Capacitively Coupled Resistivity Imaging for Biomaterial and Biomedical Applications

Research output: Contribution to journalArticlepeer-review

15 Citations (SciVal)


Imaging of electrical conductivity is a promising technique in biomedical field, which can reveal the impedance distribution within the region of interest. However, the contact measurement of traditional electrical impedance tomography (EIT) results in some challenging practical limitations on its applications. This paper introduces a novel capacitively coupled EIT to the biomaterial/biomedical field for resistivity imaging, and studies various aspects of this new contactless technique on practical applications. A 12-electrode experimental phantom is developed and the corresponding computational model is established to obtain the sensitivity matrix of the phantom. A hybrid image reconstruction method, which combines the Tikhonov regularization method and the simultaneous iterative reconstruction technique, is introduced to solve the inverse problem. In biomedical applications, the frequency-dependent conductivity aspect is very critical. Therefore, both the time-difference and frequency-difference imaging methods are investigated. A background calibration approach is proposed for the frequency-difference capacitively coupled EIT to overcome the frequency dependence of the background signal. Experiments were carried out with three kinds of biomaterials and three backgrounds with different conductivities. Results show the working principles and potential of the capacitively coupled EIT on biomaterial and biomedical applications.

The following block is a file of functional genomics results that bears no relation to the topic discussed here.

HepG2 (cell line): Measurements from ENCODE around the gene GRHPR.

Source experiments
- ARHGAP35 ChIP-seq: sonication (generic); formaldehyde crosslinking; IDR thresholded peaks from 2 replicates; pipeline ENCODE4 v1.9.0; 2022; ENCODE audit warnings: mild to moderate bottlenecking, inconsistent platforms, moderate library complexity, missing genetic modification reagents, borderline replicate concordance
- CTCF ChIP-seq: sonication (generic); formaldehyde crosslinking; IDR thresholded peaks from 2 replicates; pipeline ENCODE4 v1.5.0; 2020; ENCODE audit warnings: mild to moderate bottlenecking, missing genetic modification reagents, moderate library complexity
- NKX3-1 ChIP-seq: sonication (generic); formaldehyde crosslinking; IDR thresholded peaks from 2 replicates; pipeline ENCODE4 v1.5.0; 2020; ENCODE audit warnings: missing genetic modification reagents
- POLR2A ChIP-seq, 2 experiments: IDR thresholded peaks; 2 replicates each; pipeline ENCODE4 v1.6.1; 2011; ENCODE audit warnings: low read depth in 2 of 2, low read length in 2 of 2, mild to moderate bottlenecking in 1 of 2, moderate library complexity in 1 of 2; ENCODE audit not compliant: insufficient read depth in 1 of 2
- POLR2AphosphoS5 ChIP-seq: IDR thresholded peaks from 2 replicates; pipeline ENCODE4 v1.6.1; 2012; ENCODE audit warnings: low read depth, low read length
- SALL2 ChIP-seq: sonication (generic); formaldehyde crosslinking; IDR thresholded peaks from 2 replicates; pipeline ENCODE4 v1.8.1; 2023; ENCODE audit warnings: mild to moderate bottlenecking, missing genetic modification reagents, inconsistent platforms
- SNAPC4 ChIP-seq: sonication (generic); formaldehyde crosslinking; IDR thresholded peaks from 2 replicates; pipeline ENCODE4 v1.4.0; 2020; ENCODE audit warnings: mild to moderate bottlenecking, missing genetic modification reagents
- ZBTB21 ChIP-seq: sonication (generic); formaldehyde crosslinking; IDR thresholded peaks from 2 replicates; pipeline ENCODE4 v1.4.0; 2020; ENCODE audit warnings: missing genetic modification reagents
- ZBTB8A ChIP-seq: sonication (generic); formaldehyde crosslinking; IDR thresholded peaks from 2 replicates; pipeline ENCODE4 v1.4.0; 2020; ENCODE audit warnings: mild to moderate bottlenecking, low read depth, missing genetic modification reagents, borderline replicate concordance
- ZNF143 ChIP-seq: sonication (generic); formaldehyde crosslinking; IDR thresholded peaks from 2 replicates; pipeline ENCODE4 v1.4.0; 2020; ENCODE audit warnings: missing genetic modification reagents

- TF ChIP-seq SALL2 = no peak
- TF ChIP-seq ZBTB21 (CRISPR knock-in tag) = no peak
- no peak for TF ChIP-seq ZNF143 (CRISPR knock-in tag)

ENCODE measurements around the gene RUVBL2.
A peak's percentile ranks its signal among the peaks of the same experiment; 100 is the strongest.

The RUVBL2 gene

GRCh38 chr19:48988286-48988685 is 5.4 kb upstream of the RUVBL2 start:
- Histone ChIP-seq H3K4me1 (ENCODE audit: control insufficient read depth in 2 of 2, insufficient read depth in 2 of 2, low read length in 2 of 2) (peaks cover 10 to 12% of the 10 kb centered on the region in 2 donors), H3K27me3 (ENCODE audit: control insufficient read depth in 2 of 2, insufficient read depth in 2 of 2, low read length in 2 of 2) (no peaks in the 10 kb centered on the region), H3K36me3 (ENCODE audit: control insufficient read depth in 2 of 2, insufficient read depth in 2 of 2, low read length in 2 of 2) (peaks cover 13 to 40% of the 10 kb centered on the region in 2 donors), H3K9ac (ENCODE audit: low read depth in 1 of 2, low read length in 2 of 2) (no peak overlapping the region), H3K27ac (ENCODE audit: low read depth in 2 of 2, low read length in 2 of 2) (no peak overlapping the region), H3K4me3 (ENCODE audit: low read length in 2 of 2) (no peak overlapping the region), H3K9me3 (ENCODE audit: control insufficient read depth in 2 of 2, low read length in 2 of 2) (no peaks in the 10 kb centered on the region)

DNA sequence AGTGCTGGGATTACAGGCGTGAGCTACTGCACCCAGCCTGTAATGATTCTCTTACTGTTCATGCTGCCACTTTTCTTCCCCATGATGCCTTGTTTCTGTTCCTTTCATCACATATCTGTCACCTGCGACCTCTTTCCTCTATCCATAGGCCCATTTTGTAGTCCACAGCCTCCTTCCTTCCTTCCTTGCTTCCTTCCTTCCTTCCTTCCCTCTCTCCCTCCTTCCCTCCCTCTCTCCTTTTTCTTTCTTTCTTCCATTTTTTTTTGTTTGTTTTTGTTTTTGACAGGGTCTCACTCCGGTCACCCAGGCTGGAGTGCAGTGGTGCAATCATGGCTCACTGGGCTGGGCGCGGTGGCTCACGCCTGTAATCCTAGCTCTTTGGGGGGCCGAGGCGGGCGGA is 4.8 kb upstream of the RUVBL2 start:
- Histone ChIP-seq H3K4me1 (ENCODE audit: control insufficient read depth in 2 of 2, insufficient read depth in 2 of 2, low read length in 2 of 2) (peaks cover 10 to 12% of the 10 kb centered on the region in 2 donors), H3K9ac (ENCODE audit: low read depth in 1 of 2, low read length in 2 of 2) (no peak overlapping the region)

Original languageEnglish
Pages (from-to)27069-27079
Number of pages11
JournalIEEE Access
Publication statusPublished - 16 May 2018


  • Electrical impedance tomography (EIT)
  • biomaterial and biomedical application
  • capacitively coupled EIT
  • frequency-difference imaging
  • time-difference imaging

ASJC Scopus subject areas

  • General Computer Science
  • General Materials Science
  • General Engineering


Dive into the research topics of 'Capacitively Coupled Resistivity Imaging for Biomaterial and Biomedical Applications'. Together they form a unique fingerprint.

Cite this